back to article Living on a prayer? Netgear not quite halfway there with patches for 28 out of 79 vulnerable router models

Netgear has now patched 28 out of 79 vulnerable router models, six months after infosec researchers first noticed security problems potentially allowing an attacker to remotely execute code as root. The latest hotfixes come after two models were fixed earlier in June. The vulnerability in question could, for example, allow the …

  1. GBE

    Who give's the bad guys access to their router's web server?

    "Multiple Netgear devices contain a stack buffer overflow in the httpd web server's handling of upgrade_check.cgi, which may allow for unauthenticated remote code execution with root privileges,"

    Why would the router's web server be exposed to a remote network in the first place?

    1. Dan 55 Silver badge

      Re: Who give's the bad guys access to their router's web server?

      It's usually JavaScript in a compromised/malware web page that tries to connect to and other likely suspects.

    2. Version 1.0 Silver badge

      Re: Who give's the bad guys access to their router's web server?

      Because the code was written by a young programmer, they would be much better off if they employed a hacker with the promise of a nice bonus for each device that they could hack off the production line or the old stock cupboard.

      The old devices are probably not being updated because they were coded in C and the current version of Visual Studio doesn't compile the old code.

  2. RM Myers Silver badge

    Wonder how many router firmware developers Netgear has?

    I'm guessing one highly competent developer/lead and maybe one or two others who work under the lead. And how many different processors/chipsets are affected by this error? This may put a real crimp in Netgear's new router development.

    The race to the bottom isn't just in price!

    1. Kevin McMurtrie Silver badge

      Re: Wonder how many router firmware developers Netgear has?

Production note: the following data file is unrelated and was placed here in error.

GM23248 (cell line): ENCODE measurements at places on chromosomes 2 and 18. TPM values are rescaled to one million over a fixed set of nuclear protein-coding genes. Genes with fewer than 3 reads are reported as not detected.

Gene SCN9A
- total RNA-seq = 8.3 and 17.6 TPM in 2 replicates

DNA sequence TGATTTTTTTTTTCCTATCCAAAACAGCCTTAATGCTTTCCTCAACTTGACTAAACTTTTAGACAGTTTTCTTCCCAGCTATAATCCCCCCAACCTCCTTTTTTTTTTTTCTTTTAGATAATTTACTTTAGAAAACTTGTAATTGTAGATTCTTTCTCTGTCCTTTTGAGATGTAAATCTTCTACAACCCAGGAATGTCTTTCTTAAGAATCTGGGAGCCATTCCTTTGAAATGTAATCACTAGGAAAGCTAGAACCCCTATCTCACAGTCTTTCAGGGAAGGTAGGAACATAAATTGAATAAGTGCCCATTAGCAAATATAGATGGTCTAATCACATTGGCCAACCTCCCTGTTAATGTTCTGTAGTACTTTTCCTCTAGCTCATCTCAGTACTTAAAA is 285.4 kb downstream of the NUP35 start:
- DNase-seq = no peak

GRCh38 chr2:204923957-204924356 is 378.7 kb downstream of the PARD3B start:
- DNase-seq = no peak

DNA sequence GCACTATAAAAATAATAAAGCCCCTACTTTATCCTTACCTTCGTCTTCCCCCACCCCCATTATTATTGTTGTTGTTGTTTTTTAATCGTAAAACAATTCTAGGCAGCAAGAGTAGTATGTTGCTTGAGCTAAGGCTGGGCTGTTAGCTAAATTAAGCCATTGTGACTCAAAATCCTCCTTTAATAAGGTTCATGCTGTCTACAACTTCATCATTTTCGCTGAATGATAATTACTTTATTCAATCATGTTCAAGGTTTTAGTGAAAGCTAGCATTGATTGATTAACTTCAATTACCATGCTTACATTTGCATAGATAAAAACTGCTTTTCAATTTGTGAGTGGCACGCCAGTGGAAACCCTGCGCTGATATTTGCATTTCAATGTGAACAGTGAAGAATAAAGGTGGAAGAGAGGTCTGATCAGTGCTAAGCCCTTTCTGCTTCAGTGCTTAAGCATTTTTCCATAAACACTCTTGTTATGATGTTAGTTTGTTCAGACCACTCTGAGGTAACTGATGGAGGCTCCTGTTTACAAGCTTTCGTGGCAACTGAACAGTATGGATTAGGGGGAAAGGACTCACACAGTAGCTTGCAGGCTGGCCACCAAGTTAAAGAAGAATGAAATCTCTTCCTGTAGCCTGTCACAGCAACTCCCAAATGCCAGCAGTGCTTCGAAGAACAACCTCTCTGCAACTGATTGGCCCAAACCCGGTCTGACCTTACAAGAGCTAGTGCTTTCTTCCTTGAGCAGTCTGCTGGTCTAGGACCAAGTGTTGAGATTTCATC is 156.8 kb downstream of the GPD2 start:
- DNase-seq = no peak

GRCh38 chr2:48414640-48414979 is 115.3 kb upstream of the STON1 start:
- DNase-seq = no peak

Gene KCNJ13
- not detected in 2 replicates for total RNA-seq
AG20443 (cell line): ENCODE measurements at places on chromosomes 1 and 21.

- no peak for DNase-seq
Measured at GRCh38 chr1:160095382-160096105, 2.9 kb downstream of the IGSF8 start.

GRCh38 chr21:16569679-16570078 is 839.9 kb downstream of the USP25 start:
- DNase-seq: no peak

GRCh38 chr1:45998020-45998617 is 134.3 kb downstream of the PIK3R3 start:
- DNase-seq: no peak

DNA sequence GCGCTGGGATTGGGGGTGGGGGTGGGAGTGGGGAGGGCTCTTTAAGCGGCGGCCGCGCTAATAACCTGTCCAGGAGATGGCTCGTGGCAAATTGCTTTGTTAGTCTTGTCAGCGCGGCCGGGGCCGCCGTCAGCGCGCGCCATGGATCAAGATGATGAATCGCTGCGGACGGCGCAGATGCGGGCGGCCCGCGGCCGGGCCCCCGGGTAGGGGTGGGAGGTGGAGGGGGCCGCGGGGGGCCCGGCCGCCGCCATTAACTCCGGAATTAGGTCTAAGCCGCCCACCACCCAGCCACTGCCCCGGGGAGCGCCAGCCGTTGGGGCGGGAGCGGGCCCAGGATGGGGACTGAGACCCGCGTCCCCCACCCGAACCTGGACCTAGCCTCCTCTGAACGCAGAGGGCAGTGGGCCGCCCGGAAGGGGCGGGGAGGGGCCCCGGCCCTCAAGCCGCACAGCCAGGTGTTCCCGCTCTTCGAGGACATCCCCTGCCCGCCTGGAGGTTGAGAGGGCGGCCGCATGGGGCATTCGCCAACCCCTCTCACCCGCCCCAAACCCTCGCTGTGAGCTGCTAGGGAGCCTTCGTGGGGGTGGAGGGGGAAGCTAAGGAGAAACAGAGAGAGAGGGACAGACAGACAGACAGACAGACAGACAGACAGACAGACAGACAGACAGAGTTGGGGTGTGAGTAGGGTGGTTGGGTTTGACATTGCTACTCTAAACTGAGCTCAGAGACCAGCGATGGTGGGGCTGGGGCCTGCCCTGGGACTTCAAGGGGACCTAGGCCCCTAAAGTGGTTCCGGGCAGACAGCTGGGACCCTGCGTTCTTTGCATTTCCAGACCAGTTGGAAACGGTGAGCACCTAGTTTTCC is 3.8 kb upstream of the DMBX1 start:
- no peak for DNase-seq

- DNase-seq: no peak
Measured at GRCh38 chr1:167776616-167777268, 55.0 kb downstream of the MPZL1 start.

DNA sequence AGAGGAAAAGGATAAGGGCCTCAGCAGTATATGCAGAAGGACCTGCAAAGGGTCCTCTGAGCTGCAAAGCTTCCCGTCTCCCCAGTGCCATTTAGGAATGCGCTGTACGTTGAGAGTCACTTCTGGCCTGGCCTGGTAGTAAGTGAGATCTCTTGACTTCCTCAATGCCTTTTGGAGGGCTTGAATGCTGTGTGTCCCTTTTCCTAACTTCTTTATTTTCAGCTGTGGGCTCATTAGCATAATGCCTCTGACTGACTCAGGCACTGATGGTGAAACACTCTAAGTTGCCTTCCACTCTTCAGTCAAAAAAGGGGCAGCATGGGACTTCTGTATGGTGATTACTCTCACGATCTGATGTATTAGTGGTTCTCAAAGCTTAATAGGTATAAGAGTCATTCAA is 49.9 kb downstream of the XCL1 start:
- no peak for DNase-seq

My impression from getting support on Netgear products is that engineering is outsourced. There were entire classes of features that didn't work, public releases sometimes had testing backdoors permanently enabled, and support needed multiple days to contact engineering. The only satisfactory solution I came up with was throwing them in the trash.

    2. leximiller1

      Re: Wonder how many router firmware developers Netgear has?

      i clearly argee with you!

  3. vogon00

    Don't forget Layer 2...

    This isn't really anything to do with vulnerabilities, just a comment on Netgear's L2 switch issues.

    Because I'm personally on a budget (Solved due to the donation of plenty of Cisco kit - thanks, Richard!), and work is definitely on a budget, I've been forced into useing Netgear switches (GS105/108/GS308E) at home and GS10x/GS724/FS728 at the SMB where I currently labour.

    I have all sorts of 'beefs' with these blasted things..

    * The GS105/108s lock up when subjected to (undiagnosed packets from) WinPE and the GS724/FS728 have individual ports that 'lock up' intermittently, so much so that one has a large-ish script ('Smart Managed' is not 'Properly Managed', you know) that spots locked up ports and down/ups them. MD/CEO is deaf to the "it's your bloody surface pro doing that" argument I present....

    * The GS308E isn't manageable with a particular device attached... looks like the CPU is maxed out trying to make sense of something.

    The other thing that pisses me off is that rather than change the model number like most people, they just change the *version* number ('Model X, Version Y'). I deliberately asked for a very specific thing to match some existing infrastructure (Version 4), and 'coz purchasing is done by Boss I got the cheapest one available....which was of course the way older V2 hardware that had been stuck in the supply chain for a while. Conversation was along these lines - Boss:"I can't return it , It's the same model", Me:"No it's not", followed by two unnecessary hours of effing about with upgrades and configuration to get them to even begin to 'play nicely' with each other.

    Oh yeah - watch out for their implementation of 'Link Aggregation', either passive or active.

    Thanks to Richard again for the donation of lots-of-ports-of Cisco gear for my home lab. Luxury in comparison!

    1. rcxb Silver badge

      Re: Don't forget Layer 2...

      Try eBay. Cisco gear that's slightly out-of-date (not many 10G ports) goes very cheap.

      1. Version 1.0 Silver badge

        Try eBay - gear with a Cisco sticker is cheap

        Fixed it for you

  4. sanmigueelbeer Silver badge

    which stung Netgear into patching two devices early on

    Will this be a new norm? Manufacturers dragging their feet until a working exploit has been published?

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